Saving lives of mothers, almost dying, where there are no doctors

English14. March 2014

The Kavli Trust supports educational projects in the South and wants specifically to spread knowledge that can directly prevent young girls and women from dying because of pregnancy and childbirth.

Is pregnancy a disease? No, of course, pregnancy is not a disease! Still, one of the most common causes of death among young women in poor countries is pregnancy-related.  Today, about 800 women will die every day due to pregnancy and birth complications. In addition – every day – more than 15 000 newborns will die (stillborns and  newborns dying after birth). In summary almost 16 000 lives are lost every day from pregnancy and birth complications. This is much more than all deaths per day from AIDS, malaria and tuberculosis combined. - Many more – not recognized – are probably dying from non-recognized causes like desperate unsafe abortions.

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The 5th Millennium Development Goal to reduce maternal mortality by 75% during the period 1990-2015 is the MDG by far the least on track to be attained. This has been called “the scandal of our time” and the human resource scarcity in rural areas is the most fundamental cause of this failure. Doctors are absent in remote areas, where the bulk of maternal mortality occurs. The medical profession is largely drained away from rural to urban areas and also away from low-income countries to greener pastures in high-income countries due to adverse living conditions, low salaries and weak health systems in countries most in need of life-saving skills to the poorest, particularly women.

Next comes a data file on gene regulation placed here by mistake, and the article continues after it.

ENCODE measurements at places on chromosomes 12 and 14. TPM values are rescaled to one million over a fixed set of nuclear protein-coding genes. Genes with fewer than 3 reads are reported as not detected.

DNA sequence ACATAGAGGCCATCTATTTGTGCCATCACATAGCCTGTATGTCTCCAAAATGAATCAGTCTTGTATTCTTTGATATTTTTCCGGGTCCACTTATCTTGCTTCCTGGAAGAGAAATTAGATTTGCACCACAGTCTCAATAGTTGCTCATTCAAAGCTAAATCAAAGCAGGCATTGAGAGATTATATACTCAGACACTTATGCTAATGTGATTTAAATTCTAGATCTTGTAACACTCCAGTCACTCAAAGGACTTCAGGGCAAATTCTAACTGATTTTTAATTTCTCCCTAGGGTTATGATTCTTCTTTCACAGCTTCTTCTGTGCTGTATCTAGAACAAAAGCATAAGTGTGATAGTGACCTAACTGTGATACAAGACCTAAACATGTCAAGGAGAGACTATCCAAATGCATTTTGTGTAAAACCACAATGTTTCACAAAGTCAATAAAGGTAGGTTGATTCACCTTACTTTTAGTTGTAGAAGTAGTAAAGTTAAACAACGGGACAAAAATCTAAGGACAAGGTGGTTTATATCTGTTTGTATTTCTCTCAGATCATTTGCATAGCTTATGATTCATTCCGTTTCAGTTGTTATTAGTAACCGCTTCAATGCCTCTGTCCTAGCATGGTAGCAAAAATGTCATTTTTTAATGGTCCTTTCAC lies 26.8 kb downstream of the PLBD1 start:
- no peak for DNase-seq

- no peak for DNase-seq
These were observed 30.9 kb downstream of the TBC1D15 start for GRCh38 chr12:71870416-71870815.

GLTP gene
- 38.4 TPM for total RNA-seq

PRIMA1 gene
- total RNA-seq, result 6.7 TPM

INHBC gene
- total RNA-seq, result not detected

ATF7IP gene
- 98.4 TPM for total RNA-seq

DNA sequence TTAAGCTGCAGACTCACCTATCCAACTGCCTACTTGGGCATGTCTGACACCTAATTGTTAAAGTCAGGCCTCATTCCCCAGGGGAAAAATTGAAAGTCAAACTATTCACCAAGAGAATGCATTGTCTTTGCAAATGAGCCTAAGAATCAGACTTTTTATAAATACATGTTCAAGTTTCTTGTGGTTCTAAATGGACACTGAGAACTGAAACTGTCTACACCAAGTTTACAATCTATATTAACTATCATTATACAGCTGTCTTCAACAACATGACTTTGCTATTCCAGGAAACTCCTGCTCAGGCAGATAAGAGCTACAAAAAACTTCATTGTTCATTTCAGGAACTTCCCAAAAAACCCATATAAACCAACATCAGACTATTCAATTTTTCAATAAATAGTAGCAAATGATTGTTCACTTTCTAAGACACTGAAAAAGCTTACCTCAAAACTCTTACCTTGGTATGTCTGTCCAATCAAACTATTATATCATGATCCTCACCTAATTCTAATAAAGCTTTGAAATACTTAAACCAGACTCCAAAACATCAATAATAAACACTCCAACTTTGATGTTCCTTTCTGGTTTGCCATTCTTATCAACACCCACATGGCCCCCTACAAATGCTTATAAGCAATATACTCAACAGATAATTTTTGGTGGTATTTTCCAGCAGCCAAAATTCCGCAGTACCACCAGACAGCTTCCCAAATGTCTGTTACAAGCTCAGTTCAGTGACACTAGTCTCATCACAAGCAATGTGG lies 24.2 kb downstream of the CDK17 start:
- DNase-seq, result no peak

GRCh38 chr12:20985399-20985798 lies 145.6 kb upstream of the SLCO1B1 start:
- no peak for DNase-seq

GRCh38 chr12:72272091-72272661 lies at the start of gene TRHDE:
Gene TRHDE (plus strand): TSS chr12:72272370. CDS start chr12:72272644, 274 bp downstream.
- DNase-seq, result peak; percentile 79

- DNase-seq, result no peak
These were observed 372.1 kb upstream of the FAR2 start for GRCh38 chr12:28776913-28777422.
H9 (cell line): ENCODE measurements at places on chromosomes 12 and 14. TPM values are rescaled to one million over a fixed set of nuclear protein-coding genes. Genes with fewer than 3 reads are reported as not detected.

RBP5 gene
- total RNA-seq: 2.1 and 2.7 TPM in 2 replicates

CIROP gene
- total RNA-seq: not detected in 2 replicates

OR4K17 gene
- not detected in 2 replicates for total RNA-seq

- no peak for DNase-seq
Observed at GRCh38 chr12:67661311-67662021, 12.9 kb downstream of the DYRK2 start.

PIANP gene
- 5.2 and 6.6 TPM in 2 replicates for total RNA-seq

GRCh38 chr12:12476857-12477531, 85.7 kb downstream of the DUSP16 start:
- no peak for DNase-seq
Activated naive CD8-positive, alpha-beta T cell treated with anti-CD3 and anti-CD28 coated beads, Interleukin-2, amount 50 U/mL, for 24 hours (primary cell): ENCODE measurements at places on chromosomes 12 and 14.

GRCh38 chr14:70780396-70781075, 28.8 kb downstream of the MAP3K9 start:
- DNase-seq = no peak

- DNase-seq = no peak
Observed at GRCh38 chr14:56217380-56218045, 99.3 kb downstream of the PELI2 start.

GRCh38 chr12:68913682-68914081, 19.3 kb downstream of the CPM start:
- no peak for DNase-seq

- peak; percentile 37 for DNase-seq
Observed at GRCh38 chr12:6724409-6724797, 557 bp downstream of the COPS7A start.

Recent research by professor Staffan Bergström and his team at Karolinska Institutet in Stockholm, carried out in Mozambique, Tanzania and Malawi has clearly demonstrated that carefully implemented training in emergency surgery and in obstetrics/gynecology has enabled these countries to shape a high quality system of delegation of major surgery from doctors to “mid-level providers of care”, often called, a bit erroneously, “non-doctors” or more correctly “non-physician clinicians” or “associate clinicians”.

collageThe key problem is currently to guarantee quality of training and quality of care and sustain these “non-physician clinicians” and mobilize medical doctors to take on the important task of supportive clinical supervision. The crucial issue is still to shape courses to guarantee CME (continuous medical education) to avoid stagnation and to encourage attainment of quality emergency surgery and obstetrics/gynecology in the absence of medical doctors on the ground.

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Simple, but very efficient equipment is used to improve the treatment of pregnant women and during childbirth. To improve the quality of care, clinical audit (review of data) is an important tool. Vacuum extraction can help to save mother and newborn when there is a prolonged birth. A headlamp help to see and stop vaginal bleeding after delivery, when there is no electricity. Anastesia machines, simple ones, are utilized for training.

In Gotland, Sweden, there has been a world-unique course specifically intended for this category of live-saving staff of “non-doctors” since 1996, steadily growing year by year. From 2014 the Kavli Trust will support the Gotland course in its training of these “non-doctors” to perform high quality life-saving interventions.

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